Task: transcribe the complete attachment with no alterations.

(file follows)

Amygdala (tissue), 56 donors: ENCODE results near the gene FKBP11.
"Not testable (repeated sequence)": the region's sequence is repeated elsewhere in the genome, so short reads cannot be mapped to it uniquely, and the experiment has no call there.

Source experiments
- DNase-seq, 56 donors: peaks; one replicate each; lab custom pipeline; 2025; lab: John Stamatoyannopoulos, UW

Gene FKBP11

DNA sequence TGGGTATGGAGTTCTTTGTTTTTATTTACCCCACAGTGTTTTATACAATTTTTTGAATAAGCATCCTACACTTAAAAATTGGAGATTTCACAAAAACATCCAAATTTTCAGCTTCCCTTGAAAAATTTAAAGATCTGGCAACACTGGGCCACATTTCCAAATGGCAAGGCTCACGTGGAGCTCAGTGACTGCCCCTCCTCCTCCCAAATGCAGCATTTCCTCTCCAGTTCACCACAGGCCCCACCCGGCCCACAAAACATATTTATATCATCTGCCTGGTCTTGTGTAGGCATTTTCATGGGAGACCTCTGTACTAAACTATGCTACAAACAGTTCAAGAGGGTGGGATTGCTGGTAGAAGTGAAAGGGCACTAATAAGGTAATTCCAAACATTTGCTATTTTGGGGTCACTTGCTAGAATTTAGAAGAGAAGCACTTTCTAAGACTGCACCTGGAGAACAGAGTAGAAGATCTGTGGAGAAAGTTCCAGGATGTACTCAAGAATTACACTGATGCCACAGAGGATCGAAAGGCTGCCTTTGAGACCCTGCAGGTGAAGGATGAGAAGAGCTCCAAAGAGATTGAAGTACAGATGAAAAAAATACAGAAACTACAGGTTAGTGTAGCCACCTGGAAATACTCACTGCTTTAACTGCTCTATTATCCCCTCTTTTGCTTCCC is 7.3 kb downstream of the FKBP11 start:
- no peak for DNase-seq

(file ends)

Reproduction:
Amygdala (tissue), 56 donors: ENCODE results near the gene FKBP11.
"Not testable (repeated sequence)": the region's sequence is repeated elsewhere in the genome, so short reads cannot be mapped to it uniquely, and the experiment has no call there.

Source experiments
- DNase-seq, 56 donors: peaks; one replicate each; lab custom pipeline; 2025; lab: John Stamatoyannopoulos, UW

Gene FKBP11

DNA sequence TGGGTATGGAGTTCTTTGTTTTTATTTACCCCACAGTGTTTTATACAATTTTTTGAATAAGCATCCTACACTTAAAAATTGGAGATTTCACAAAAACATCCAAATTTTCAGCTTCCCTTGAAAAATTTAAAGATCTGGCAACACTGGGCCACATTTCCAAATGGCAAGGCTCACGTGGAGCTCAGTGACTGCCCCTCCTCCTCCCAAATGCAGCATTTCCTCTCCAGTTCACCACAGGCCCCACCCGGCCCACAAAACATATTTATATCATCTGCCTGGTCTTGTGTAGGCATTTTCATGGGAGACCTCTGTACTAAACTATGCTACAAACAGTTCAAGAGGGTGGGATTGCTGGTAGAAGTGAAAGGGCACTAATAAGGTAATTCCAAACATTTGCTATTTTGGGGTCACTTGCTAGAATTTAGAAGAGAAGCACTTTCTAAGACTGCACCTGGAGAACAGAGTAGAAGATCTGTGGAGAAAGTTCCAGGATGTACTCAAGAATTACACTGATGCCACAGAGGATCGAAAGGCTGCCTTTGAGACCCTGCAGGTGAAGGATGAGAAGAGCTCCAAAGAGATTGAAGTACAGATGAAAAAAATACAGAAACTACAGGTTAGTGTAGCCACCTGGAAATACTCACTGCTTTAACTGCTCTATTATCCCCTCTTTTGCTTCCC is 7.3 kb downstream of the FKBP11 start:
- no peak for DNase-seq